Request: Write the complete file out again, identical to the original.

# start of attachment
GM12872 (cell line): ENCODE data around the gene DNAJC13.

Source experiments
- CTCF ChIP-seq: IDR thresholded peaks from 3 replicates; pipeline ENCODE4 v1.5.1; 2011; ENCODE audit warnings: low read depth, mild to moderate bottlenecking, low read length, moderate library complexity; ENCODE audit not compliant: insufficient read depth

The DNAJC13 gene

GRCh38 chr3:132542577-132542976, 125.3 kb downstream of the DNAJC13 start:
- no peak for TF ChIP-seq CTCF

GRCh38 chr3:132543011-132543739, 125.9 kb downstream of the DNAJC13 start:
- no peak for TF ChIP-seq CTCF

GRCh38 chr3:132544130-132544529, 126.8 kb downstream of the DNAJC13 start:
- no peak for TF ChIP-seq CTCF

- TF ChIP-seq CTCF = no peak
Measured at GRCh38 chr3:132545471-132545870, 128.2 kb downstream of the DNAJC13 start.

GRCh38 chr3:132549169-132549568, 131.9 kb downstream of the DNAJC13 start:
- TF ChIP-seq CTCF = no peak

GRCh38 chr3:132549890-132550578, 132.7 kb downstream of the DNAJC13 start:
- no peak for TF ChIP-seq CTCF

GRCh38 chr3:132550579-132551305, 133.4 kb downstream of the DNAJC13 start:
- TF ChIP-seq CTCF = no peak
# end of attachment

GM12872 (cell line): ENCODE data around the gene DNAJC13.

Source experiments
- CTCF ChIP-seq: IDR thresholded peaks from 3 replicates; pipeline ENCODE4 v1.5.1; 2011; ENCODE audit warnings: low read depth, mild to moderate bottlenecking, low read length, moderate library complexity; ENCODE audit not compliant: insufficient read depth

The DNAJC13 gene

GRCh38 chr3:132542577-132542976, 125.3 kb downstream of the DNAJC13 start:
- no peak for TF ChIP-seq CTCF

GRCh38 chr3:132543011-132543739, 125.9 kb downstream of the DNAJC13 start:
- no peak for TF ChIP-seq CTCF

GRCh38 chr3:132544130-132544529, 126.8 kb downstream of the DNAJC13 start:
- no peak for TF ChIP-seq CTCF

- TF ChIP-seq CTCF = no peak
Measured at GRCh38 chr3:132545471-132545870, 128.2 kb downstream of the DNAJC13 start.

GRCh38 chr3:132549169-132549568, 131.9 kb downstream of the DNAJC13 start:
- TF ChIP-seq CTCF = no peak

GRCh38 chr3:132549890-132550578, 132.7 kb downstream of the DNAJC13 start:
- no peak for TF ChIP-seq CTCF

GRCh38 chr3:132550579-132551305, 133.4 kb downstream of the DNAJC13 start:
- TF ChIP-seq CTCF = no peak